Aparna and Nigam were my first friends to marry. I loved them dearly, and I wished them every happiness. I believed that their marriage began a new stage not only in their lives, but in mine. In some sense, I felt that on their wedding day, my entire generation would grow up, accept the responsibilities and rewards of adulthood, and embark on a life formed on our own terms, in a world we would remake in our own image.
All this I wanted to express in my wedding present. So I decided to make them a tandoor oven.
Tandoor ovens are barbecues – clay, cylindrical structures with round tops. They resemble oversize ornamental vases, if you can imagine vases that reach internal temperatures of 500 to 750 degrees F. Naan, the famous flat bread of north India, puffs to perfection a few hundred seconds after being slapped directly on the oven's wall. Luminous red tandoori chicken takes five minutes from center skewer to serving plate.
One hot Chicago summer when I was 17, I discovered the joy offood cooked in a tandoor. A friend from work borrowed his mother's faded blue Volvo station wagon and drove us to the mile-long south Asian strip along Devon Avenue on the city's north side.
Jewish immigrants had once dominated Devon, and we saw the changing demographics as kosher bakers yielded to halal butchers, and the street's honorary designation switched from Golda Meier Boulevard to Gandhi Marg.
Not that I needed signs. I could close my eyes and follow the cumin. By September, I was more mango lassi, a sweet yogurt shake, than man.
I moved east to Boston for college, where I met Aparna. She shared her recipe for fried red chili peppers that would almost melt your tongue, and for raita, a yogurt salad, to restore it.
I convinced a local chef originally from New Delhi to truck his tandoor to our dorm for an impromptu cooking class. (The dining hall never figured out why nobody showed for dinner that night.)
When I moved to London after graduation, the bulk of my correspondence to Aparna concerned my feasts on Brick Lane, Europe's curry capital. She, meanwhile, described her budding romance with Nigam in Manhattan. By the time they announced their engagement, I'd returned to a Chicago apartment within walking distance of Devon.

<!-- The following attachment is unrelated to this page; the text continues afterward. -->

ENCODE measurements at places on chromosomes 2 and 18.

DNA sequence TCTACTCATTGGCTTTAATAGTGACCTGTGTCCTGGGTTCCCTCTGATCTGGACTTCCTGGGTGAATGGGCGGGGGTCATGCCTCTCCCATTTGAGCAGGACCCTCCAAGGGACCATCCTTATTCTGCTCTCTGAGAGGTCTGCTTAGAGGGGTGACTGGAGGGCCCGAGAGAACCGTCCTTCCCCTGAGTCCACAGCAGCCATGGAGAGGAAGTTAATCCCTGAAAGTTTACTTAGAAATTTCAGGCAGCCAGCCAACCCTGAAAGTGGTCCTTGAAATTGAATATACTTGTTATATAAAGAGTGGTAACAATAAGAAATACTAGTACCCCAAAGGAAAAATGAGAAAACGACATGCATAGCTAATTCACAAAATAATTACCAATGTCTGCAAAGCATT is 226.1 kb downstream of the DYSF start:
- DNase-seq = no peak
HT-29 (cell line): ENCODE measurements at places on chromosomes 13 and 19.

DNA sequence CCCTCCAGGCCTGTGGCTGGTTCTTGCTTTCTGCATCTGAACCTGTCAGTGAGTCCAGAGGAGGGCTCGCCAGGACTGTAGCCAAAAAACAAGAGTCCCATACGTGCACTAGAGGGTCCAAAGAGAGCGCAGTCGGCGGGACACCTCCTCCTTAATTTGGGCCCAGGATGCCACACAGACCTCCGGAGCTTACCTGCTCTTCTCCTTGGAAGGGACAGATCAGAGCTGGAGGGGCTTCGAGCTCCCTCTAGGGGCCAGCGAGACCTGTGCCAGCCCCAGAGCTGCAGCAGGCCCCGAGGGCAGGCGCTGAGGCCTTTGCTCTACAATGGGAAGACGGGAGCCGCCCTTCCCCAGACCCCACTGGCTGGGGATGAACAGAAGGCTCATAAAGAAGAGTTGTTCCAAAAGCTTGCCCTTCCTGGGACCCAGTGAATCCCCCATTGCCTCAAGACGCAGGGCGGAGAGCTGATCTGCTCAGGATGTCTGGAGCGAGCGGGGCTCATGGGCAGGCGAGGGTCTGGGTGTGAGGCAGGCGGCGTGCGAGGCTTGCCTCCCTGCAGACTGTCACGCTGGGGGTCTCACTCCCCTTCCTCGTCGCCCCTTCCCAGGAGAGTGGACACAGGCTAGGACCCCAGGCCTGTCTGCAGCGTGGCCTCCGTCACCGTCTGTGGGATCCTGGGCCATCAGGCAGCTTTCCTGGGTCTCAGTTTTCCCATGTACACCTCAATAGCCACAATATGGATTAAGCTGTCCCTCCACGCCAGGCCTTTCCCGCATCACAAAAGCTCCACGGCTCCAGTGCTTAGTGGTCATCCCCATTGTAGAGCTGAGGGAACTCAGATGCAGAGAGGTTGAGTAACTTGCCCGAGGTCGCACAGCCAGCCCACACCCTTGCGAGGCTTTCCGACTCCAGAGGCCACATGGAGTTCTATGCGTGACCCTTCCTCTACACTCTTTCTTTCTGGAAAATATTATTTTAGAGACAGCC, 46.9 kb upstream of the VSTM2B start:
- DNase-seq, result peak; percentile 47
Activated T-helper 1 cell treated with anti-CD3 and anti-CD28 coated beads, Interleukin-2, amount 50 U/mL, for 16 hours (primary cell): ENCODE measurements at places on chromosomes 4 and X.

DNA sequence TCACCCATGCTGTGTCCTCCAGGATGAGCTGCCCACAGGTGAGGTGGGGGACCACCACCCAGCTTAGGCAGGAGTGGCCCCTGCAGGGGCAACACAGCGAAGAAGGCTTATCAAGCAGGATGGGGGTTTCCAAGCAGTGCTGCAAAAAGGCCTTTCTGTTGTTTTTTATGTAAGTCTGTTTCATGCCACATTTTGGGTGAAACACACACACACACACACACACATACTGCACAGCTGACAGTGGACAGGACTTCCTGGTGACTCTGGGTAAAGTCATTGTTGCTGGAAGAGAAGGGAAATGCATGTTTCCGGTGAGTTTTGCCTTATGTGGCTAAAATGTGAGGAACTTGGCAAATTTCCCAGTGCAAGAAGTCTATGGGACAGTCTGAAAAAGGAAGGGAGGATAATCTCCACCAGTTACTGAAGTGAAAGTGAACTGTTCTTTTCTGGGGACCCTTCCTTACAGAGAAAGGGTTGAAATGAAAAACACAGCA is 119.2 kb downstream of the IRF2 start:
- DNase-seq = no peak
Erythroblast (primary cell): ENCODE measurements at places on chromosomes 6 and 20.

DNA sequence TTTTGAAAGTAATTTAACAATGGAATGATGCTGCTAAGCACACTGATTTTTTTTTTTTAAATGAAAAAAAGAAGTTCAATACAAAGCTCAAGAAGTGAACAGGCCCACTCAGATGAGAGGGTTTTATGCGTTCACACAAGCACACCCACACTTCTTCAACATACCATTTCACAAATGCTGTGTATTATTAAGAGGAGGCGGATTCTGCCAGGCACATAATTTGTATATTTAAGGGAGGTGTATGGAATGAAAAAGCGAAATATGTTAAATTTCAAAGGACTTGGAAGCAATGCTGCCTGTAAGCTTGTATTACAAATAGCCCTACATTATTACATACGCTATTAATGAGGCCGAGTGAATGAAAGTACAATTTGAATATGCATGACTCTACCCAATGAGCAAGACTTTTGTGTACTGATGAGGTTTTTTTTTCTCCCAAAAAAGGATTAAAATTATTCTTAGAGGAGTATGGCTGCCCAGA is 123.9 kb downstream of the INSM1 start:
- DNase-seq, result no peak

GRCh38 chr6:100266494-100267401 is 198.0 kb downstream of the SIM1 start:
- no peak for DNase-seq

Almost every restaurant on Devon had a tandoor oven, but no one was willing to sell. A few phone calls to restaurant suppliers gave me a base price of $1,000 on the simplest, smallest tandoor. That was over my budget.
Not to be denied, I turned to the Internet for do-it-yourself instructions. Fortune smiled. If I sawed a square vent in the side of a 55-gallon steel drum and lined it with cement, one website promised, I'd be slapping down naan in no time.
Or, better yet, Aparna and Nigam would be thanking me as they munched on heavenly homemade fare.
A world-weary Chicago Transit Authority bus driver transported my steel drum home from the hardware store without batting an eye. Friends and family helped me lug mortar mix and cut the vent. Every Saturday afternoon for four weeks, I lined the barrel – and the basement floor – with cement.
Each Saturday night, I treated myself to a Devon Avenue thali, a serving tray of some half-dozen dishes – from saag panir (a creamy, chili-packed spinach and cheese curry) to seviyan (Indian vermicelli cooked in milk, clarified butter, dates, and sugar and decorated with almond flakes and chopped pistachio nuts to make a sweet pudding).
At the end of the month, it felt as though my basement and I had together gained more than 300 pounds.
The Sunday after I'd finished, I considered my handiwork in the cold light of morning. It would require considerable effort to get the cement barrel eight feet out of my basement, much less 800 miles to New York. And – only now did I ask myself – how appropriate was it to give an oven to someone in a Manhattan apartment?
I stared at the tandoor, and the tandoor stared at me. I took a deep breath and smelled mortar mix, not naan. I knew what I had to do.
Monday morning I somehow wrangled the oven up the back stairs, through the yard, and into the alley with the garbage cans. That afternoon a Chicago Streets and Sanitation truck took the tandoor to its final resting place. That night I fried eggplant in a seasoned oil dressing of cumin and dried red chilies and packed for the wedding.
Sometimes growing up means giving people what they can use instead of what you want them to want. That's why I gave Aparna and Nigam a pizza stone as a wedding present. It would be a great way to cook naan in a conventional oven, as well as compact enough to manage readily and light enough to pack when they moved on.
Or so I thought.
A few weeks after the wedding, Aparna sent me a thank-you note. I wrote back, asking if she'd begun baking. Her reply was something of a confession: "The pizza stone is too big for Manhattan ovens, but it's exactly the size of our counter. Last week we made chapatis [fried unleavened whole-wheat bread]. We used the pizza stone to flatten the dough."